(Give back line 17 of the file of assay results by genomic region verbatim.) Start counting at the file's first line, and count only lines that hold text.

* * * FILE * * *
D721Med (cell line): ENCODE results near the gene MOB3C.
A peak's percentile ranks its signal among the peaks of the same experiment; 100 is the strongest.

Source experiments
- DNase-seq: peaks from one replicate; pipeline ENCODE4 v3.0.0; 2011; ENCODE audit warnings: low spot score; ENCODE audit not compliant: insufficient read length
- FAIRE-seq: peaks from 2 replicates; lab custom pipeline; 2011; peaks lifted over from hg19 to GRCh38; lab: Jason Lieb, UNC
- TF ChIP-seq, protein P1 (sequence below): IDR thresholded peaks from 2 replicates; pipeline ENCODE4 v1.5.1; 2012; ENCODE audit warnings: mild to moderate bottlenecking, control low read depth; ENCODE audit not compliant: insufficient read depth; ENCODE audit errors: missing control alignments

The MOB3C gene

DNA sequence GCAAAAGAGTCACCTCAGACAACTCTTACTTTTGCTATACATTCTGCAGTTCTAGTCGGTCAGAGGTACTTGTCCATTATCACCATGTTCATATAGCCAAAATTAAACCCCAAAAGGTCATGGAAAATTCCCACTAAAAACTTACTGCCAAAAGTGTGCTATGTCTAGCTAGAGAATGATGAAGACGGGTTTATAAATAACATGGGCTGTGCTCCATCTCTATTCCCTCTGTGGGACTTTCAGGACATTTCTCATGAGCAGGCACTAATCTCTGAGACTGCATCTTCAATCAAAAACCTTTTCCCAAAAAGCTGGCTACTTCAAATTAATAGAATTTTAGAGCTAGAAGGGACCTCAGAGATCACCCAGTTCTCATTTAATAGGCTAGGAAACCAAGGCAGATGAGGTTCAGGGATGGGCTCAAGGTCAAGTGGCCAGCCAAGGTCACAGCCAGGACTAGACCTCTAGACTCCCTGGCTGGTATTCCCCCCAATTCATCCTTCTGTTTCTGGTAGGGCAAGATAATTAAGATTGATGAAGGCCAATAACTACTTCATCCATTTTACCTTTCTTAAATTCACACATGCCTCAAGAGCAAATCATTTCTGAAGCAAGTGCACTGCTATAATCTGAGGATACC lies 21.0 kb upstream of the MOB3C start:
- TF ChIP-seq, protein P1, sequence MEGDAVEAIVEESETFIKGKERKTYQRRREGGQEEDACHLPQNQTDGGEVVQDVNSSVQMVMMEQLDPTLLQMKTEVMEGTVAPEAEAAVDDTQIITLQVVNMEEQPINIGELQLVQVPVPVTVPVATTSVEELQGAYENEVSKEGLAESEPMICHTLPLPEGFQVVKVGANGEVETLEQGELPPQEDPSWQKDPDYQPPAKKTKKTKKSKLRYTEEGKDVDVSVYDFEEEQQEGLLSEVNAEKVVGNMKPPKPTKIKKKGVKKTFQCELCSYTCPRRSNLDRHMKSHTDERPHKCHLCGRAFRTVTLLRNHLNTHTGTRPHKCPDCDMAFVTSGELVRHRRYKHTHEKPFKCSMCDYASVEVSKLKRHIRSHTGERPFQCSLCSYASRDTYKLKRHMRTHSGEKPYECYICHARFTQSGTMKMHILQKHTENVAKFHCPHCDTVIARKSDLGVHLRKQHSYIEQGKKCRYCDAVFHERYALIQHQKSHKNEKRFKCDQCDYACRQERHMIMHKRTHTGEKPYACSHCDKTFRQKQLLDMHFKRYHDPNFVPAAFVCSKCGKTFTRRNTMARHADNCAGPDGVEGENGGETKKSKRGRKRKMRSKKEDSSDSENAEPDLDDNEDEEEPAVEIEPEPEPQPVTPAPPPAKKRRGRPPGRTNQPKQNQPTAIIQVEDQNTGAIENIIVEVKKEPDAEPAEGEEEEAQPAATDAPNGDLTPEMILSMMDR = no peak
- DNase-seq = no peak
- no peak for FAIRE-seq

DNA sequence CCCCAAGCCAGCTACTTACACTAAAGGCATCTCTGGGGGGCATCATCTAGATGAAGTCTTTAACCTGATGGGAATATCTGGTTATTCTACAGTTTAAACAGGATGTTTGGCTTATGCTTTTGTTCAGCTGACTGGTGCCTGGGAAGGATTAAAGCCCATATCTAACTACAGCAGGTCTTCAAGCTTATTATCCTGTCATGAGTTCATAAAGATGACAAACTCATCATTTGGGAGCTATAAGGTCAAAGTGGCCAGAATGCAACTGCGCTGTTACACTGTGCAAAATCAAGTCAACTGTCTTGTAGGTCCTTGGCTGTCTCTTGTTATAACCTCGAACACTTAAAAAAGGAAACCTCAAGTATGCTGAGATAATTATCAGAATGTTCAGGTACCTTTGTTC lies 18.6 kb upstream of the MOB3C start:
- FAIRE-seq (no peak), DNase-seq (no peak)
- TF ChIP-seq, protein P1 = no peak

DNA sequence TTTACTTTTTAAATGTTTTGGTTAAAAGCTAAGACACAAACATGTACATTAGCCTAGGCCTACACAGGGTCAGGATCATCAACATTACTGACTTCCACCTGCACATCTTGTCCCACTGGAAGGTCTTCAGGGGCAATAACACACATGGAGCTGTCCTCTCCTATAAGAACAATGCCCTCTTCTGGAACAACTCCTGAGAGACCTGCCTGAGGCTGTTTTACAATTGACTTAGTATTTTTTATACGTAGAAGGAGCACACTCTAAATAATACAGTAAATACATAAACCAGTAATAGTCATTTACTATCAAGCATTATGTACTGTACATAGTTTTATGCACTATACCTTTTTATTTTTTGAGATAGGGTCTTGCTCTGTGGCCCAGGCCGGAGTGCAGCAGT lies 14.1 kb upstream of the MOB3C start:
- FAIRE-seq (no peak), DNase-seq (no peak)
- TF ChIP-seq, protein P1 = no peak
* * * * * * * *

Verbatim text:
- TF ChIP-seq, protein P1 = no peak